Broad Beach Sand Project Inches Closer To Reality

Broad Beach

A $20-million project to bring sand to a 6,200-foot stretch of Broad Beach is entering the final stretch of a multiagency approval process that began in 2011. 

The lead agency, California State Lands Commission (CSLC), has put the project out for public comment prior to being considered at their Los Angeles meeting on October 14. 

The project, privately funded and proposed by the Broad Beach Geological Hazardous Abatement District (BBGHAD), includes the restoration of 46 acres of beach and sand dunes from Lechuza Point to Trancas Creek Lagoon using an estimated 600,000 cubic yards of sand hauled from three commercial quarries in Ventura County. The project would aim to address geologic hazards at Broad Beach associated with storms, flooding, beach and dune erosion, and anticipated sea-level rise. 

But resident and activist Hans Laetz, who lives in the Surfside Way/Seastar Drive neighborhood closest to the staging area, fears the project could bring on months of headaches for locals. Because Broad Beach homeowners used the same staging area for the emergency rock revetment in 2010, the neighborhood got a preview of what to expect this time around. 

In a letter to BBGHAD attorney Ken Ehrlich detailing his concerns about noise and traffic, Laetz asked that the project make specific plans to minimize the noise from back-up beepers that go off when a piece of heavy equipment is put in reverse. He also questioned the use of generators in an area where power is available from Edison. 

Laetz pointed out that most houses in his neighborhood keep their windows open, and noise will come in from the dumpsite 14 hours a day, including traffic noise from cars and motorcycles stopping and starting at the temporary traffic light – he wants a plan to mitigate those impacts. In addition, Laetz demanded a plan that does not allow independent truck drivers and subcontractors to idle in illegal places or use the Trancas Country Market as a truck stop. 

Ehrlich said, “The BBGHAD intends to respond to Han’s comments…in concert with other comments received.” He maintains the BBGHAD has been working with the city, county and Caltrans all along on the staging area at Zuma, including minimizing or eliminating the need for delivery trucks to back up. 

A 500-plus page document detailing revised plans spells out the potential impacts of the project to public lands. If the document is approved, the CSLC will issue the BBGHAD a lease for 40.5 acres of state land, including 27 acres of intertidal beach and 13.5 acres of sub-tidal (underwater) beach. 

Once the project begins, it’s estimated to take about eight months to complete, including 30 days to construct the dune system and another 30 days for dune restoration.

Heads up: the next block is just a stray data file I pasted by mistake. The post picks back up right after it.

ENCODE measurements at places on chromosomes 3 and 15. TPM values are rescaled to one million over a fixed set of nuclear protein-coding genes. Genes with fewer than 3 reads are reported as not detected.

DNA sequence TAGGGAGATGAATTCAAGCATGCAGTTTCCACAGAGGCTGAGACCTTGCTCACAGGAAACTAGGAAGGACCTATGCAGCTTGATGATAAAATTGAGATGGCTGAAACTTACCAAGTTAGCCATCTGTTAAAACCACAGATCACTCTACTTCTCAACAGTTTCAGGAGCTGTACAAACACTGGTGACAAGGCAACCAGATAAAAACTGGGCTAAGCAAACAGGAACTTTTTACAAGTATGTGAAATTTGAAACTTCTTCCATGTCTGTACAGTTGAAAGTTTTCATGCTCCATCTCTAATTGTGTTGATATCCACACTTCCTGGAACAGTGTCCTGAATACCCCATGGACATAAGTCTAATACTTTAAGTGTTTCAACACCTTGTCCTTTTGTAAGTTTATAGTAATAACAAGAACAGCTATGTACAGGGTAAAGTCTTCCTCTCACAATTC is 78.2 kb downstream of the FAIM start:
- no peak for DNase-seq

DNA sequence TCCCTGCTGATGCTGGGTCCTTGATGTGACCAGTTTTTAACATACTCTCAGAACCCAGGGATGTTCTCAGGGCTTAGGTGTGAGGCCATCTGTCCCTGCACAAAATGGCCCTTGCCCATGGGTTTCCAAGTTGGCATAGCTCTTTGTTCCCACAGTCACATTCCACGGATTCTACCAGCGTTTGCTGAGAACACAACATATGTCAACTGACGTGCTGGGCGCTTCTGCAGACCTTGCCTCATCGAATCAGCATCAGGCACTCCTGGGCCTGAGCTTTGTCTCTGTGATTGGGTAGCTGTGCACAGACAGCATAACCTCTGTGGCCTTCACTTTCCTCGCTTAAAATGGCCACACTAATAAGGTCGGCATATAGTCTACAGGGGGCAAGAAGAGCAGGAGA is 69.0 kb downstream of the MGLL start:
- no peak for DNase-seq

The hauling of inland quarry sand to Broad Beach is expected to take five months and an estimated 43,000 truck trips, which works out to 420 heavy truck trips per day – one inbound truck every two minutes. 

Zuma Beach parking lot 12, at the far western end near Trancas Lagoon, would be used as a staging area for trucks to dump and pick up sand. The area would be closed to the public due to the operation of heavy trucks, scrapers and bulldozers. Construction staging would take up 260 spaces of the parking lot, and 42 parking spaces on the PCH shoulder would be temporarily converted into a truck lane. 

Most activities (e.g., earthmoving and dune planting) on Broad Beach itself would occur between 7:00 a.m. and 6:00 p.m., but hauling and stockpiling sand in the staging area could continue until 9:00 p.m. 

Two temporary driveways are planned on PCH going in and out of the Zuma parking lot. An eastbound right-turn paved lane at the Guernsey Avenue/PCH intersection would allow inbound trucks to slow down and turn without affecting through traffic. The outbound PCH driveway would have a temporary traffic signal to speed the movement of haul trucks back onto PCH. 

Besides the CSLC, the BBGHAD is also awaiting additional approvals from the Coastal Commission and Army Corps of Engineers. However, Ehrlich is still hopeful that construction will begin this year. 

Copies of the APTR document are available for public review at Malibu City Hall and Malibu Library, as well as online at the CSLC website. All written comments must be received by 5:00 p.m. on September 15, 2014. Sheri Pemberton at the CSLC said only eight or nine letters have been received so far, mostly from attorneys and other agencies with requests or clarifications.